Saturday, July 15, 2017
Before the 17th Amendment
The widespread opposition of state governors, Republican and Democrats, would have effectively put an end to any more discussion of Mitch's Killer "Health Care" Bill. Back then state legislatures selected who would be Senator and they were often on the same page as the governor on this.
The nation’s governors, gathered here for their annual summer meeting, came out strongly on Friday against the new Senate bill to repeal the Affordable Care Act, turning up the pressure on Republican leaders struggling to round up the votes to pass the bill next week.The threat of governor's to put someone else in the Senate is no longer quite so direct but still formidable in some states. It remains to be seen which Senators will get in line with their states.
Opposition came not just from Democratic governors but from Republicans who split along familiar lines — conservatives who said the legislation did not go far enough and moderates who said it was far too harsh on their state’s vulnerable residents.
Gov. Brian Sandoval of Nevada, who at the moment may be the most pivotal figure in the health care debate, said he had “great concerns” with the legislation, and all but declared that he could not support any bill that would scale back Nevada’s Medicaid program. His decision to expand Medicaid under the Affordable Care Act had been “a winner for the people of our state,” he said of the government health insurance program for poor and disabled people.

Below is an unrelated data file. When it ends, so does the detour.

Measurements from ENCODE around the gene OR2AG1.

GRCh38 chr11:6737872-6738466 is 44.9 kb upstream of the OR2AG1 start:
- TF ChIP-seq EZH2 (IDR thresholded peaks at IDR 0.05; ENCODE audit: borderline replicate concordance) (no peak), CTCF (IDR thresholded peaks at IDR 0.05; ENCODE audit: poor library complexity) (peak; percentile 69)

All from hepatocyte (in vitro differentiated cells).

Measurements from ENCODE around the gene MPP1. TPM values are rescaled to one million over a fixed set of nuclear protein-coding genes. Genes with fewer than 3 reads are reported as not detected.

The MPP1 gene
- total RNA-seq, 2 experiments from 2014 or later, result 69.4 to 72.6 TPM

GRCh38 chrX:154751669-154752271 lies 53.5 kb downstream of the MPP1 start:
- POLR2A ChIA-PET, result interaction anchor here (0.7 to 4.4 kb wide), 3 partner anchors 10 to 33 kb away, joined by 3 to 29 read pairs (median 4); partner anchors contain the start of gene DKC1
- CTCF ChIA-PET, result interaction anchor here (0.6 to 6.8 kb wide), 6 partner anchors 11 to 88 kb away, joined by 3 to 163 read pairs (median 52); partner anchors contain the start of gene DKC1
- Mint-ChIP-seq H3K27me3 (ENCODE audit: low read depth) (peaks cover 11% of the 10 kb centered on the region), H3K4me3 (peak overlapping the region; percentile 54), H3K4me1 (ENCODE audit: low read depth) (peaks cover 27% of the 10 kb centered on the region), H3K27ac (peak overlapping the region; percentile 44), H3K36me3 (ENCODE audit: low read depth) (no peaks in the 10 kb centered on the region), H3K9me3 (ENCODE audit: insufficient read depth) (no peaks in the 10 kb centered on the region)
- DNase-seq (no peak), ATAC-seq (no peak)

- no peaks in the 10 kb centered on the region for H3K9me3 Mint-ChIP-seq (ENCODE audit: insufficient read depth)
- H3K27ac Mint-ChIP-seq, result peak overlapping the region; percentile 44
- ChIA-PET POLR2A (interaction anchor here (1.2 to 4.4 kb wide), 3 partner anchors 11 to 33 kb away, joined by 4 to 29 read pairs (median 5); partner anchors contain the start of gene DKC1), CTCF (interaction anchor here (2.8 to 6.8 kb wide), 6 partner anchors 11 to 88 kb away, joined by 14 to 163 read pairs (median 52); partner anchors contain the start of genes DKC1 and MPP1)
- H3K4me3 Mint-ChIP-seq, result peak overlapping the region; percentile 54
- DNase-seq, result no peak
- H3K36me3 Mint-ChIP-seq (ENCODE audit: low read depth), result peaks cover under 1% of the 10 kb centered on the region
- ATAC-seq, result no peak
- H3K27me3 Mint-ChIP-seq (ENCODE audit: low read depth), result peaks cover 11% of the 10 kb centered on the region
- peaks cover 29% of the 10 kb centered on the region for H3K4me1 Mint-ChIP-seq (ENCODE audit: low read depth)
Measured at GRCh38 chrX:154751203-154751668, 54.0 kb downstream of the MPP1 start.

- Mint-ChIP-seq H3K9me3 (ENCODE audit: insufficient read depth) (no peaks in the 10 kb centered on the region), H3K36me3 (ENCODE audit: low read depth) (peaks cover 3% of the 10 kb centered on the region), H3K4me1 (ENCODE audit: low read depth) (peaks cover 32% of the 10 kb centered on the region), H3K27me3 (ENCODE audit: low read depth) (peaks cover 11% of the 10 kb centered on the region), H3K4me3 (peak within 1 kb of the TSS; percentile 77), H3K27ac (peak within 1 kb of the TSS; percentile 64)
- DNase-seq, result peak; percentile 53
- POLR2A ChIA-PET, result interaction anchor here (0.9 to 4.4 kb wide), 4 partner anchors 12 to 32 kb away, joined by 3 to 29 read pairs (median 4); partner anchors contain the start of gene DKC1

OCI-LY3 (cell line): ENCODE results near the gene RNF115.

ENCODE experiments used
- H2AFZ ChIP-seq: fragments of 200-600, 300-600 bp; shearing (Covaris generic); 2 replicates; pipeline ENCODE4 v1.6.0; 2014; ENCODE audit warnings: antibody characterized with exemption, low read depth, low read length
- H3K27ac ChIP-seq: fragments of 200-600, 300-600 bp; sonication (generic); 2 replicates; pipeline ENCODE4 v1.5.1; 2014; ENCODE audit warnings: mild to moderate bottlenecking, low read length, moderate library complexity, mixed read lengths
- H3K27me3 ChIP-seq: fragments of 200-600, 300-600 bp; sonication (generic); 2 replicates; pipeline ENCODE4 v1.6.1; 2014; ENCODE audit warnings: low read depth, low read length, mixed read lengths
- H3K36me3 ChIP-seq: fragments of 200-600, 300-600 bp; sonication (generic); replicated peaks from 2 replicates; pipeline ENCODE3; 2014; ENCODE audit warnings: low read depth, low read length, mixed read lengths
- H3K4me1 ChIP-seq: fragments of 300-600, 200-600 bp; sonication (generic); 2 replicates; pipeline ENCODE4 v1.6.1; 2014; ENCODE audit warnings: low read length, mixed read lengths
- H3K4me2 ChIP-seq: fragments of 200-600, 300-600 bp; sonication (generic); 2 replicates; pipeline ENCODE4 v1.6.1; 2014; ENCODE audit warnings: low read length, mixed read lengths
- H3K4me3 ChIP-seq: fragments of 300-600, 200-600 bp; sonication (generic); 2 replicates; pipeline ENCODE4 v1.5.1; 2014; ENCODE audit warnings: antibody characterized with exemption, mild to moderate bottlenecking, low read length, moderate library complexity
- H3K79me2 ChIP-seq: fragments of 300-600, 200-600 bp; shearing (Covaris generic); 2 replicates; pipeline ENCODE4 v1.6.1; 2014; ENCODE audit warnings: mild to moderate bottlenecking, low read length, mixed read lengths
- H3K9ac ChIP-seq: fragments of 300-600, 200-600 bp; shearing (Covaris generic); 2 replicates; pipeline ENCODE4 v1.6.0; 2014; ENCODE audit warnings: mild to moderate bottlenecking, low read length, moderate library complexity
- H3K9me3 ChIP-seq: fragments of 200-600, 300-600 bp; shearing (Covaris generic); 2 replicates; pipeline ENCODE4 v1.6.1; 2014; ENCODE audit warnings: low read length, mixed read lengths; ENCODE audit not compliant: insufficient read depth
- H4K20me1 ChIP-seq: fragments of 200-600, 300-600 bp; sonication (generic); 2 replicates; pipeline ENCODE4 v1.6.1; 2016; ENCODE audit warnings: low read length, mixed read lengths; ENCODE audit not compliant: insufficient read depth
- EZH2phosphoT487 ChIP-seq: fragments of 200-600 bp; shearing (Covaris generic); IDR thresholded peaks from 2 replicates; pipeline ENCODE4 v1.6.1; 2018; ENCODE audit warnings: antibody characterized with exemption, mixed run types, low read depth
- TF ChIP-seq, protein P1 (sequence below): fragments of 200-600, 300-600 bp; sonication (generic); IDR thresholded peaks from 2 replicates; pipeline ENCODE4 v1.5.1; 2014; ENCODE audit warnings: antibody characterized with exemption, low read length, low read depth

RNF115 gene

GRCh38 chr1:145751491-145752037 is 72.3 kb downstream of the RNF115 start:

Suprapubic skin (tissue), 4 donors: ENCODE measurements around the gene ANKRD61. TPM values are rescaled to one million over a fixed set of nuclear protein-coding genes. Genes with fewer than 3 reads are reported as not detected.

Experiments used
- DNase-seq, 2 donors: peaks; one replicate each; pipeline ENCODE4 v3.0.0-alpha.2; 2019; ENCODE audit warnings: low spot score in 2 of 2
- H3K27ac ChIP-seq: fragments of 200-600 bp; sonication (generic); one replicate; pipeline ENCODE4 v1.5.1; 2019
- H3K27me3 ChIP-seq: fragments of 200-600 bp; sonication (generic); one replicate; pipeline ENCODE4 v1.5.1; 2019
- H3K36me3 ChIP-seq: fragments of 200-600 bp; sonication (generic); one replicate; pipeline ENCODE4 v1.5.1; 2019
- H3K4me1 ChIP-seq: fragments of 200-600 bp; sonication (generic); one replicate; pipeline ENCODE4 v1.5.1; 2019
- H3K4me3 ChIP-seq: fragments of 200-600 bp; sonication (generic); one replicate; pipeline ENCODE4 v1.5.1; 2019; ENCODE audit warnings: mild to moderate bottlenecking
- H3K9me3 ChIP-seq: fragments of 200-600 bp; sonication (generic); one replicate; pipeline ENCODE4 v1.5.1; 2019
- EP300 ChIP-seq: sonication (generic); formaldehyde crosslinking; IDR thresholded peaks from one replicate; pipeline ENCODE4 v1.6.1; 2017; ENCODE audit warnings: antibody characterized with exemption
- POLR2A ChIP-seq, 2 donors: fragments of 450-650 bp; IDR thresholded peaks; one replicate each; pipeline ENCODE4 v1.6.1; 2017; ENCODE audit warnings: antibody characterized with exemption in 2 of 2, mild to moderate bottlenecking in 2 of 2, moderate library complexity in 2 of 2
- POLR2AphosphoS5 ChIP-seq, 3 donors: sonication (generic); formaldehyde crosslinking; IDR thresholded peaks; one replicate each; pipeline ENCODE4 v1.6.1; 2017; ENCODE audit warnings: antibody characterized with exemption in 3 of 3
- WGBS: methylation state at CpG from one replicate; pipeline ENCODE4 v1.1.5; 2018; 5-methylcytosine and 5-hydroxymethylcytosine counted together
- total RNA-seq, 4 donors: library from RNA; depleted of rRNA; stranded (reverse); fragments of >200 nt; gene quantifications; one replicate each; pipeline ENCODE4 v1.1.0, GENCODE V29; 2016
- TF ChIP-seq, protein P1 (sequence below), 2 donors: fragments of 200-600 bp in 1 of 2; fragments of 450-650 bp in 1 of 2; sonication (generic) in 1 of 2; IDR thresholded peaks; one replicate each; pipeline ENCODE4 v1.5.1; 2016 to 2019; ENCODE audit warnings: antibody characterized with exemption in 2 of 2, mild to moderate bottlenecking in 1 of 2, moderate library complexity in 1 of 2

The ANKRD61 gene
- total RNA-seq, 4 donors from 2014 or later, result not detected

“I have to be comfortable that those 210,000 lives are going to continue to enjoy the quality of life and health care that they have right now,” he said, referring to the number of Nevadans who gained coverage through the expansion of Medicaid under President Barack Obama’s signature health law.
Conservative governors were not much more supportive. Gov. Scott Walker of Wisconsin suggested that Congress consider a better-funded version of the measure proposed this year by two Republican senators, Susan Collins of Maine and Bill Cassidy of Louisiana, that would offer states more flexibility over how to run their health care programs.
Pursuing that approach, Mr. Walker said, would obviate differences between the states that did and did not expand Medicaid while averting the intractable split between conservative and centrist members of Congress over how to structure a replacement. “None of these plans right now do us justice,” he said.
The response mirrored the struggles of congressional Republicans to forge consensus on legislation that would make good on a seven-year vow to repeal the health law. With two Senate Republicans already opposed, Senate leaders cannot lose any additional votes, and on Friday, some of the most influential Republican governors indicated a willingness to torpedo the bill entirely.
Mr. Sandoval’s views are likely to influence Nevada’s Republican senator, Dean Heller, while Mr. Walker’s could play on Wisconsin’s undecided Republican, Ron Johnson.
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